Marco Janssen

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Research Interests

I am a Professor in the School of Sustainability and the Director of the Center for Behavior, Institutions and the Environment. I want to understand how people solve collective problems at different levels of scale, especially those problems related to sustainability of our environment. Our society experience unprecedented challenged to sustain common resource for future generations at a scale we have never experienced before. What makes groups cooperate? What is the role of information? How does the ecological context affect the social fabric? How do they deal with a changing environment? How can we use these insight to address global challenges? To do this research I combine behavioral experiments, agent-based modeling and case study analysis.

Evolution of cooperative strategies from first principles

Marco Janssen | Published Mon Jan 4 22:49:23 2010 | Last modified Sat Apr 27 20:18:30 2013

The purpose of this model is to study the evolution of cooperation when agents are endowed with a limited set of receptors, a set of elementary actions and a neural network agents use to make decision

Evolution of cooperation with strangers

Marco Janssen | Published Fri Oct 15 20:05:27 2010 | Last modified Wed Nov 13 23:46:20 2013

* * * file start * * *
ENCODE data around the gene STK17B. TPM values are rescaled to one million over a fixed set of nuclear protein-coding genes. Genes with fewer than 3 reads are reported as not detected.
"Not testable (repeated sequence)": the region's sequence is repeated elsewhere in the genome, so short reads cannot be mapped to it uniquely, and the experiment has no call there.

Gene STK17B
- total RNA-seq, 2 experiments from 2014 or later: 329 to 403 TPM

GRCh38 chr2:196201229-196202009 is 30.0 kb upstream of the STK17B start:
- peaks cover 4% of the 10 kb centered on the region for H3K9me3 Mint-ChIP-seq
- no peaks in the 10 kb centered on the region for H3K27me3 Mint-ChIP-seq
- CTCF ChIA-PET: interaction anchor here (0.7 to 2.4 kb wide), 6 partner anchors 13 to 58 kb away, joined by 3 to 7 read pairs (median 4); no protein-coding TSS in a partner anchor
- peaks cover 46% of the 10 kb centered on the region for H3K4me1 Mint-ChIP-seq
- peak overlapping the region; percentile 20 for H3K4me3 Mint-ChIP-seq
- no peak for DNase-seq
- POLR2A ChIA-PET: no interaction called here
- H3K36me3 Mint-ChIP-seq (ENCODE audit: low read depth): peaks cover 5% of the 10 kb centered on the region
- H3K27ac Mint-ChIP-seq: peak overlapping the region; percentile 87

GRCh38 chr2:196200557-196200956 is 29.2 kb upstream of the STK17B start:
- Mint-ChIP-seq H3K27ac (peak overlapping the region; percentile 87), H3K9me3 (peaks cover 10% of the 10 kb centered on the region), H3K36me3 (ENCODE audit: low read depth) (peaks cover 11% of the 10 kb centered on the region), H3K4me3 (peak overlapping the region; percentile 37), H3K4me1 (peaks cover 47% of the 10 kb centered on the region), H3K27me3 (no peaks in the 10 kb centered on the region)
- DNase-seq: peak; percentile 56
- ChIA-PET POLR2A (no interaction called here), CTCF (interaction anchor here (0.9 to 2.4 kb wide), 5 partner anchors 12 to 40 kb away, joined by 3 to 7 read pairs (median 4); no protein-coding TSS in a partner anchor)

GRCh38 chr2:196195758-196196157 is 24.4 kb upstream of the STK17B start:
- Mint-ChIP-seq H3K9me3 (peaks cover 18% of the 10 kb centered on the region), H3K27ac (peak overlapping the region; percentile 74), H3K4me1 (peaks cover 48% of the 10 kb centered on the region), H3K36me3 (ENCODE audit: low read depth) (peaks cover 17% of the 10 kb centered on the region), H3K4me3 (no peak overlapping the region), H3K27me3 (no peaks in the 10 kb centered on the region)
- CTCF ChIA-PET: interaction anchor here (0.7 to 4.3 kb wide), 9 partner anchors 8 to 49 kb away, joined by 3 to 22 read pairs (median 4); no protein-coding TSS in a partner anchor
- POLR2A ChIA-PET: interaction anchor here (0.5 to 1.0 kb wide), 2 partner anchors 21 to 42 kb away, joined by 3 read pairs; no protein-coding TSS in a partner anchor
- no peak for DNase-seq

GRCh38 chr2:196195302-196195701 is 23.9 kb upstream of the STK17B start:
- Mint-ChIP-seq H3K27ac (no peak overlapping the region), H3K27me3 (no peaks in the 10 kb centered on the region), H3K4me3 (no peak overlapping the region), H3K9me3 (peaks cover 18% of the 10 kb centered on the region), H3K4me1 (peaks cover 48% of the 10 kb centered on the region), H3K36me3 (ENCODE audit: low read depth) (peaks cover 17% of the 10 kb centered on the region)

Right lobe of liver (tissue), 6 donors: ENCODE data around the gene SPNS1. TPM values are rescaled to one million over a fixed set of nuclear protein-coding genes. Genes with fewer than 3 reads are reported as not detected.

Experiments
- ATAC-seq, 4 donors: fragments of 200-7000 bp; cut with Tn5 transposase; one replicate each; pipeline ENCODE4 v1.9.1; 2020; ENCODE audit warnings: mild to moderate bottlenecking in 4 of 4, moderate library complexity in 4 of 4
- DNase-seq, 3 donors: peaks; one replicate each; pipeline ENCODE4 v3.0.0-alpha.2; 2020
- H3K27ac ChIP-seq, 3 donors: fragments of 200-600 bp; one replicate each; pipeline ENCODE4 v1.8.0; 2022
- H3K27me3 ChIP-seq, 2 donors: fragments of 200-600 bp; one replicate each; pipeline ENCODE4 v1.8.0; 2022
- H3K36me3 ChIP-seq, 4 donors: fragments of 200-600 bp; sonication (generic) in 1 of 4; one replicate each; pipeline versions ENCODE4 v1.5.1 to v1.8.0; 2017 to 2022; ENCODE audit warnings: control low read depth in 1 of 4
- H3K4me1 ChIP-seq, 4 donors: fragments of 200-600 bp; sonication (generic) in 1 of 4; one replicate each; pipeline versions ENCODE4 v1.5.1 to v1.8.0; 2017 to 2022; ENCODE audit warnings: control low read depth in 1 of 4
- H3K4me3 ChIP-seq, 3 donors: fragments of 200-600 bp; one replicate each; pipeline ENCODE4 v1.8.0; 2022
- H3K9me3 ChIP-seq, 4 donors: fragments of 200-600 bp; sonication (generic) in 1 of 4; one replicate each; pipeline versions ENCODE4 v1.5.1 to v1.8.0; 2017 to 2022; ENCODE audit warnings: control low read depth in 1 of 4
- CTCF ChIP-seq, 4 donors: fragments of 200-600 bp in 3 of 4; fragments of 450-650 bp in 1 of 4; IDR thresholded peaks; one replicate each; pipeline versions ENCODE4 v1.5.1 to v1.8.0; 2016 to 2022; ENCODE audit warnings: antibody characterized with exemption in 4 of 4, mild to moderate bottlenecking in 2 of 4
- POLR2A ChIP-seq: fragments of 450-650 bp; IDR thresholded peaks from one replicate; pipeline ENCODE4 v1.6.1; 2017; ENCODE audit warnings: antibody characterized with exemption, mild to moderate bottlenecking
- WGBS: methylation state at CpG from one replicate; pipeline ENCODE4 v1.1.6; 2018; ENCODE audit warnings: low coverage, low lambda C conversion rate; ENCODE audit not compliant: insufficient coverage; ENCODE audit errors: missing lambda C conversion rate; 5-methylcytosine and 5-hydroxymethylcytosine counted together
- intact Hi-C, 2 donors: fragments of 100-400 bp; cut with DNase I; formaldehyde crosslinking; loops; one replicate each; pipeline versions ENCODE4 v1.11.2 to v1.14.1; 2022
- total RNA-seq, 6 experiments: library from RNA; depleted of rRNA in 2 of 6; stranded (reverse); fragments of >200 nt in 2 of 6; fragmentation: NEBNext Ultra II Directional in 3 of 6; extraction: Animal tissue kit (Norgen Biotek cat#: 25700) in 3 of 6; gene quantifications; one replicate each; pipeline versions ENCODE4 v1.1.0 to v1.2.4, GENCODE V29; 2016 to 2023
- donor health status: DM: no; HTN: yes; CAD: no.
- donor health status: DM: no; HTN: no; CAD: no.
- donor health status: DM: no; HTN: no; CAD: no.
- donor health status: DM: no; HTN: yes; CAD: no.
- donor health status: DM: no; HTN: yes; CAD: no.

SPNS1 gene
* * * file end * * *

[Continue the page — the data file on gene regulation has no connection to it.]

The model is used to study the conditions under which agents will cooperate in one-shot two-player Prisoner’s Dilemma games if they are able to withdraw from playing the game and can learn to recogniz

Lansing-Kremer model of the Balinese irrigation system

Marco Janssen | Published Mon Jun 16 22:33:16 2008 | Last modified Tue Dec 16 05:18:53 2014

This is a NetLogo replication of the hill-climbing version of the Lansing-Kremer model of Balinese irrigation.

Peer reviewed Artificial Anasazi

Marco Janssen | Published Tue Sep 7 05:18:37 2010 | Last modified Sat Apr 27 20:18:23 2013

Replication of the well known Artificial Anasazi model that simulates the population dynamics between 800 and 1350 in the Long House Valley in Arizona.

Evolution of altruistic punishment

Marco Janssen | Published Wed Sep 3 21:01:26 2008 | Last modified Sat Mar 9 01:22:54 2019

In the model agents make decisions to contribute of not to the public good of a group, and cooperators may punish, at a cost, defectors. The model is based on group selection, and is used to understan

Population aggregation in ancient arid environments

Marco Janssen | Published Tue May 4 18:26:43 2010 | Last modified Sat Apr 27 20:18:43 2013

The purpose of this model is to help understand how prehistoric societies adapted to the prehistoric American southwest landscape. In the American southwest there is a high degree of environmental var

Model to simulation the landscape of possible shedding games

Marco Janssen | Published Sun May 16 21:16:34 2010 | Last modified Sat Apr 27 20:18:40 2013

This model simulates 2048 versions of shedding games and evaluates the consequences on the average length and the difficulty of the game agents experience. The purpose of the model is to understand th

Evolution of shedding games

Marco Janssen | Published Sun May 16 21:20:17 2010 | Last modified Sat Apr 27 20:18:32 2013

This simulates the evolution of rules of shedding games based on cultural group selection. A number of groups play shedding games and evaluate the consequences on the average length and the difficulty